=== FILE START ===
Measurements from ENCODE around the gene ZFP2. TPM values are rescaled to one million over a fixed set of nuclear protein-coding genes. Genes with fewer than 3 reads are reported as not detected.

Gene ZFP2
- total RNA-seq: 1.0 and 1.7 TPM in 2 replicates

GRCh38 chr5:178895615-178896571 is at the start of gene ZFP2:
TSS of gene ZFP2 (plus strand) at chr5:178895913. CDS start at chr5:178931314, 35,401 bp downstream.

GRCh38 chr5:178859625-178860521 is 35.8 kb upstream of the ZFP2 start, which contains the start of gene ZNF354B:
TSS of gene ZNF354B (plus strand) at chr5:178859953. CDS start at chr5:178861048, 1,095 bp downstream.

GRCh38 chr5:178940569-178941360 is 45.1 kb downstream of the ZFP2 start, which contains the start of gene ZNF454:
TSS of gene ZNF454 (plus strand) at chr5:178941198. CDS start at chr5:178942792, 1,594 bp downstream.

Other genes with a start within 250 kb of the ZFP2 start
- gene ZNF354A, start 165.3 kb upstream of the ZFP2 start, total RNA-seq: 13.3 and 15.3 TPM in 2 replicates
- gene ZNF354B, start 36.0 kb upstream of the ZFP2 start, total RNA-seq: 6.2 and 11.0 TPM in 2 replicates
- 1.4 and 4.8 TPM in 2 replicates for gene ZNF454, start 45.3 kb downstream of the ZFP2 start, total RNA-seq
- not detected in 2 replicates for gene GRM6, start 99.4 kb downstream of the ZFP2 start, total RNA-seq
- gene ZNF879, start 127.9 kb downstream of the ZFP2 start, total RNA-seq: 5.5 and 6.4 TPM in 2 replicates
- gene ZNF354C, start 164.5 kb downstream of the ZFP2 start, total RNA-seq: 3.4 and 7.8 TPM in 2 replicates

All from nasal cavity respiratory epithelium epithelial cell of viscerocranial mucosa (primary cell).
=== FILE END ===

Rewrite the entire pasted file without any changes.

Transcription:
Measurements from ENCODE around the gene ZFP2. TPM values are rescaled to one million over a fixed set of nuclear protein-coding genes. Genes with fewer than 3 reads are reported as not detected.

Gene ZFP2
- total RNA-seq: 1.0 and 1.7 TPM in 2 replicates

GRCh38 chr5:178895615-178896571 is at the start of gene ZFP2:
TSS of gene ZFP2 (plus strand) at chr5:178895913. CDS start at chr5:178931314, 35,401 bp downstream.

GRCh38 chr5:178859625-178860521 is 35.8 kb upstream of the ZFP2 start, which contains the start of gene ZNF354B:
TSS of gene ZNF354B (plus strand) at chr5:178859953. CDS start at chr5:178861048, 1,095 bp downstream.

GRCh38 chr5:178940569-178941360 is 45.1 kb downstream of the ZFP2 start, which contains the start of gene ZNF454:
TSS of gene ZNF454 (plus strand) at chr5:178941198. CDS start at chr5:178942792, 1,594 bp downstream.

Other genes with a start within 250 kb of the ZFP2 start
- gene ZNF354A, start 165.3 kb upstream of the ZFP2 start, total RNA-seq: 13.3 and 15.3 TPM in 2 replicates
- gene ZNF354B, start 36.0 kb upstream of the ZFP2 start, total RNA-seq: 6.2 and 11.0 TPM in 2 replicates
- 1.4 and 4.8 TPM in 2 replicates for gene ZNF454, start 45.3 kb downstream of the ZFP2 start, total RNA-seq
- not detected in 2 replicates for gene GRM6, start 99.4 kb downstream of the ZFP2 start, total RNA-seq
- gene ZNF879, start 127.9 kb downstream of the ZFP2 start, total RNA-seq: 5.5 and 6.4 TPM in 2 replicates
- gene ZNF354C, start 164.5 kb downstream of the ZFP2 start, total RNA-seq: 3.4 and 7.8 TPM in 2 replicates

All from nasal cavity respiratory epithelium epithelial cell of viscerocranial mucosa (primary cell).